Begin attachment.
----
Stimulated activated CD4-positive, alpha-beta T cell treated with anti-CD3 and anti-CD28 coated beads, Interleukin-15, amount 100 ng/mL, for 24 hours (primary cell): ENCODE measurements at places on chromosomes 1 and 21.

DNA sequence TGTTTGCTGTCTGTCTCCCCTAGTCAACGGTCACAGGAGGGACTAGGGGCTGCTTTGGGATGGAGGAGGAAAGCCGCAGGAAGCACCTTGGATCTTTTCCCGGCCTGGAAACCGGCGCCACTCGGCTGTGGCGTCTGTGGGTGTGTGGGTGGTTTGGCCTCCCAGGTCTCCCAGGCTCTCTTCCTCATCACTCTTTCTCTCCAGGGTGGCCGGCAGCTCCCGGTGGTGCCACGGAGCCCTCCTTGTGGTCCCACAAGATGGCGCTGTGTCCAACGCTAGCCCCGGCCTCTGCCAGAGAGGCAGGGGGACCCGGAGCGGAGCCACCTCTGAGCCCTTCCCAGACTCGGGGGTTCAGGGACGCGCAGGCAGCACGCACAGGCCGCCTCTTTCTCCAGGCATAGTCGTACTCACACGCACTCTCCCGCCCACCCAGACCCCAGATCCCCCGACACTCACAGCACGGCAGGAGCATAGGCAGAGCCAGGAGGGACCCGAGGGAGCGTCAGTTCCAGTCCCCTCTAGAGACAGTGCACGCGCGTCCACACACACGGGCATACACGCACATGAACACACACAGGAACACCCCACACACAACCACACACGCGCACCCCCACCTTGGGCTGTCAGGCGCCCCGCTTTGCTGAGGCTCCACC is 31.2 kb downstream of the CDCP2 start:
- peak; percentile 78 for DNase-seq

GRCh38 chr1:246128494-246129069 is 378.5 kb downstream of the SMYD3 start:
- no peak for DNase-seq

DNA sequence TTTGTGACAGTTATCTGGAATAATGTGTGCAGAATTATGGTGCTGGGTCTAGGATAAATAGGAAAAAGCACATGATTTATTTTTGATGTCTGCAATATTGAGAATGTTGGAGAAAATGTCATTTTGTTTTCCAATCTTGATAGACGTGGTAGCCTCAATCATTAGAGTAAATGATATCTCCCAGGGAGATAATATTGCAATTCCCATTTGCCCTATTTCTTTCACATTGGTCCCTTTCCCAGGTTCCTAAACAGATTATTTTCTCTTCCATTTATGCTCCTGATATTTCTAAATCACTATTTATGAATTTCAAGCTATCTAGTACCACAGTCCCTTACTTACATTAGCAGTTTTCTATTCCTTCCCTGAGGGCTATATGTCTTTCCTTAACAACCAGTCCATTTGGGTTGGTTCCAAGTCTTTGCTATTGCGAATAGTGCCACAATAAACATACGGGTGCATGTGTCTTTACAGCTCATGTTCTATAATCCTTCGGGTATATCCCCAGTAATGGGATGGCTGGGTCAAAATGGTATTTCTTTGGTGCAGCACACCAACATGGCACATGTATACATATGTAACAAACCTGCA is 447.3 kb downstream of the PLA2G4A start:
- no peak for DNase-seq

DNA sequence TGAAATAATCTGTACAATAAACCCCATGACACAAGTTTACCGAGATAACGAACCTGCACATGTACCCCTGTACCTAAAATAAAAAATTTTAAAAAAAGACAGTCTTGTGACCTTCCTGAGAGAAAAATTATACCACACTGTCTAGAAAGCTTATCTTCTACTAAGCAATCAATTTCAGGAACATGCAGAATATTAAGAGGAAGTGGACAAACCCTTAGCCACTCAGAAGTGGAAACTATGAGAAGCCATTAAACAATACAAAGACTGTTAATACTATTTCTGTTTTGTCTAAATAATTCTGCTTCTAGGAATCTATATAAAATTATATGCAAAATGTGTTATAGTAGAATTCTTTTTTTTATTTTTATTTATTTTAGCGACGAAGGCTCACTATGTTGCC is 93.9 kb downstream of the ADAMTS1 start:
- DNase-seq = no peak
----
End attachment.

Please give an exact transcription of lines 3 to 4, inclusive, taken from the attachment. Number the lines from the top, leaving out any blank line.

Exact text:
- peak; percentile 78 for DNase-seq

GRCh38 chr1:246128494-246129069 is 378.5 kb downstream of the SMYD3 start: